Johns Hopkins University has an extremely useful online map that tracks the spread of the coronavirus that causes COVID-19 in real time. Some crooks are copying the map and using it to spread information-stealing malware.
That's the word from Reason Cybersecurity (opens in new tab), a small American-Israeli antivirus maker. Researcher Shai Alfasi detailed in a blog post earlier this week how a downloadable version of the Johns Hopkins map that you can run on your Windows desktop harbors the AZORult Trojan, a piece of malware that has been stealing information since 2016.
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We last saw AZORult posing as a ProtonVPN installer file, and its makers even created a perfect copy of the ProtonVPN website to do so. Because Johns Hopkins posted the coronavirus map's source code on GitHub (opens in new tab), it may have been inevitable that the AZORult managers cloned the Johns Hopkins map too.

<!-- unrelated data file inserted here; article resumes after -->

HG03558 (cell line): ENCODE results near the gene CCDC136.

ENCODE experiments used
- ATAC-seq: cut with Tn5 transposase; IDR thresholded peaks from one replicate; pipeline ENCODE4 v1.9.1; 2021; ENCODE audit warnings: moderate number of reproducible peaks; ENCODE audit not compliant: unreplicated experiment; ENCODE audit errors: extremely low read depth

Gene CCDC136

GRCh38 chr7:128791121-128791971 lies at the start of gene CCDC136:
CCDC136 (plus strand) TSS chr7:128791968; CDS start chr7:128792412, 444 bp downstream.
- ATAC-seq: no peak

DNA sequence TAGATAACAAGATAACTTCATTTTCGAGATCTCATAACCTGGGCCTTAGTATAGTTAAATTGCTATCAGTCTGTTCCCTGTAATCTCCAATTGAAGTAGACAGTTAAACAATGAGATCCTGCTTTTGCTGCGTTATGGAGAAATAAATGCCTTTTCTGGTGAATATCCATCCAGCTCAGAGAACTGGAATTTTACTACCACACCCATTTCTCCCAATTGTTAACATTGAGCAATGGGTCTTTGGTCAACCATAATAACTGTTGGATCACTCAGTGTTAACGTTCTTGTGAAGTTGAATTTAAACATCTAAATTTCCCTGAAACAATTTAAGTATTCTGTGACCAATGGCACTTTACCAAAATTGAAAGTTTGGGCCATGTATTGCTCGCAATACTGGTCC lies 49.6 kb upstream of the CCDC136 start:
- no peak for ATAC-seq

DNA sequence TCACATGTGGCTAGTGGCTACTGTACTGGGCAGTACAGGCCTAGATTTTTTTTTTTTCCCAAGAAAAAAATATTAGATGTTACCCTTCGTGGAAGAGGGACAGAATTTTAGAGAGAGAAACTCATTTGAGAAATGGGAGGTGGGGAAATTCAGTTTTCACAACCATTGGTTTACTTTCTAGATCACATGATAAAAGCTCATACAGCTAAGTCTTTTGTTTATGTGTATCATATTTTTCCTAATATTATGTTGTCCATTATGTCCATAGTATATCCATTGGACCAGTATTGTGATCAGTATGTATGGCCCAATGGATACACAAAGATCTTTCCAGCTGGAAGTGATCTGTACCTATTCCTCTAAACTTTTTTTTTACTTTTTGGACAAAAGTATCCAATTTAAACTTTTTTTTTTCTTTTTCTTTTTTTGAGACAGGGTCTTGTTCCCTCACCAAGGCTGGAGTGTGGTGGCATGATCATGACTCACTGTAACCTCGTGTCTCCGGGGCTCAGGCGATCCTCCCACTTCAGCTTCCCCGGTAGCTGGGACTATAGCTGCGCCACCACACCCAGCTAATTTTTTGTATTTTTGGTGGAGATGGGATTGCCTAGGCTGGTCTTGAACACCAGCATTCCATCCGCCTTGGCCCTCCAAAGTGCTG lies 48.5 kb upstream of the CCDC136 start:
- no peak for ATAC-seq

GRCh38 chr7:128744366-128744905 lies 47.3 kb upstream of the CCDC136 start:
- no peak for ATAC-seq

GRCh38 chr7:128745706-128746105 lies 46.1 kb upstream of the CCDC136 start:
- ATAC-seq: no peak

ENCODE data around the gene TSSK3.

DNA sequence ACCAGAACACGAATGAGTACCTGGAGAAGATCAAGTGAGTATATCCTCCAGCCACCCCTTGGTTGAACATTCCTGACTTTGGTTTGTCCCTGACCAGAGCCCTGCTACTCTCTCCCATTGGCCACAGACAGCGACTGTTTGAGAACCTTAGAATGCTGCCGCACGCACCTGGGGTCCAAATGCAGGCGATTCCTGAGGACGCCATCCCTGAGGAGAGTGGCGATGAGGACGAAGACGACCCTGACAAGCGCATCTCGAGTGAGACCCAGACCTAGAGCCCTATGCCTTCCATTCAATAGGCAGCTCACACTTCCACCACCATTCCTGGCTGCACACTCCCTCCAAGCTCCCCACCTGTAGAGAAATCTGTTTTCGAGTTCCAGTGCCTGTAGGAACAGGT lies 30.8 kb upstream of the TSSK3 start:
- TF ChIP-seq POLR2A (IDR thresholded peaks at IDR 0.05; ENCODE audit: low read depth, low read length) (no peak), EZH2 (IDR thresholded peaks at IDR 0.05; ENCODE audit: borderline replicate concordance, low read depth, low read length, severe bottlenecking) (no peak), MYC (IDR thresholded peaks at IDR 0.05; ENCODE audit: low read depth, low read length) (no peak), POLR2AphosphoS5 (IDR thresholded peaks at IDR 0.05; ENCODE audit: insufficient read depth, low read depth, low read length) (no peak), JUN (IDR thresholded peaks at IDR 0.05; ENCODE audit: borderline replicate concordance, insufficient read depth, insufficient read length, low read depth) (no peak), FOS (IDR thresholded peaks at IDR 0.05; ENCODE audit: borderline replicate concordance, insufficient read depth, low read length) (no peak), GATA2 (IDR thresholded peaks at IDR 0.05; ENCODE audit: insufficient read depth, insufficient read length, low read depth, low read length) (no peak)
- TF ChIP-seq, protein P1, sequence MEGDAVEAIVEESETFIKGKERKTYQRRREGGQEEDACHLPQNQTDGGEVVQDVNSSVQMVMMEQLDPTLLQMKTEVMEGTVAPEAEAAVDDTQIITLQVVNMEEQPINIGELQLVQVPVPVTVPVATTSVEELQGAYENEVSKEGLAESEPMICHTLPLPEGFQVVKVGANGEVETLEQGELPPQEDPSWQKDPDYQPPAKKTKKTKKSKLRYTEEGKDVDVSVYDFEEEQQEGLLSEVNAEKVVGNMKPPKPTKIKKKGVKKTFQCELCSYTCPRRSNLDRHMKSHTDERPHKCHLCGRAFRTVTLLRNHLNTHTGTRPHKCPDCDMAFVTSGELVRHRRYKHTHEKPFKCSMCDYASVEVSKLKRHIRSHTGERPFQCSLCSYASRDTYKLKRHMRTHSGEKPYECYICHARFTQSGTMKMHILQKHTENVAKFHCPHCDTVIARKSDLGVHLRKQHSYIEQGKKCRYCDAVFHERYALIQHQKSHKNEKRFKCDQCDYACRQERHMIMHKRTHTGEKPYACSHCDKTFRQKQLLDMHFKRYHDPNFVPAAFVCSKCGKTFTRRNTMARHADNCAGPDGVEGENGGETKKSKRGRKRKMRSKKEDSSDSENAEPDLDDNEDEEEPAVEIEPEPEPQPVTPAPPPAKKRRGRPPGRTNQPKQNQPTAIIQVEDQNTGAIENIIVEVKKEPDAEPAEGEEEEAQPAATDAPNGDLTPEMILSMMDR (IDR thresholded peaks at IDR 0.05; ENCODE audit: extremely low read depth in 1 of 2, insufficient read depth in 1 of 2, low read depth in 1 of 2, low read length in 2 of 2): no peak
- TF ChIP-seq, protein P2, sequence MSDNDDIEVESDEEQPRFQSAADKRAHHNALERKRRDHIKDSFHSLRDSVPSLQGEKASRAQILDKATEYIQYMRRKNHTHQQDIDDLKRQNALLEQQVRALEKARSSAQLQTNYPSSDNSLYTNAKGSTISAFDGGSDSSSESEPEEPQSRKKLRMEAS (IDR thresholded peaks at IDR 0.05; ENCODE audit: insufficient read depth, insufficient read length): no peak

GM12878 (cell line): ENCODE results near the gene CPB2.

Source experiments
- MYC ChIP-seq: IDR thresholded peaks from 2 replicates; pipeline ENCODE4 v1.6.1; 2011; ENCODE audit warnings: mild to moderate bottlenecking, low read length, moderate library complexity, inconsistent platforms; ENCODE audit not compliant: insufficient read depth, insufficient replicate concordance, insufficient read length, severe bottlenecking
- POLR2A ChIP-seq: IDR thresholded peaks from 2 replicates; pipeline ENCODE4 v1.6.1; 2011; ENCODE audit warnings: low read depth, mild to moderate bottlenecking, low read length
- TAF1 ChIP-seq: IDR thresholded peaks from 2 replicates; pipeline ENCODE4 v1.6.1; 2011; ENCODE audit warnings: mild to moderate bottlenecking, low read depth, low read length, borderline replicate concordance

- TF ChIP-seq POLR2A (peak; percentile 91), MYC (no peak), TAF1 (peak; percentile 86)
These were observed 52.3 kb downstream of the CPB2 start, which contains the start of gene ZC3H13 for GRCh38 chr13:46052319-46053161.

Alfasi didn't specify how victims might be lured into downloading and installing the poisoned Johns Hopkins map, but it's likely that a link to it is spreading via email and social media.
If you do install the malevolent map, it will try to "steal browsing history, cookies, ID/passwords, cryptocurrency and more", as Alfasi wrote.
He added that "there is also a variant of the AZORult that creates a new, hidden administrator account on the infected machine in order to allow Remote Desktop Protocol (RDP) connections", which would let bad guys log into your computer at any time.
Fortunately, it's not hard to avoid infection by this Trojan. First, don't install programs from random links that people send you over social media. Then, make sure to install and run one of the best antivirus programs.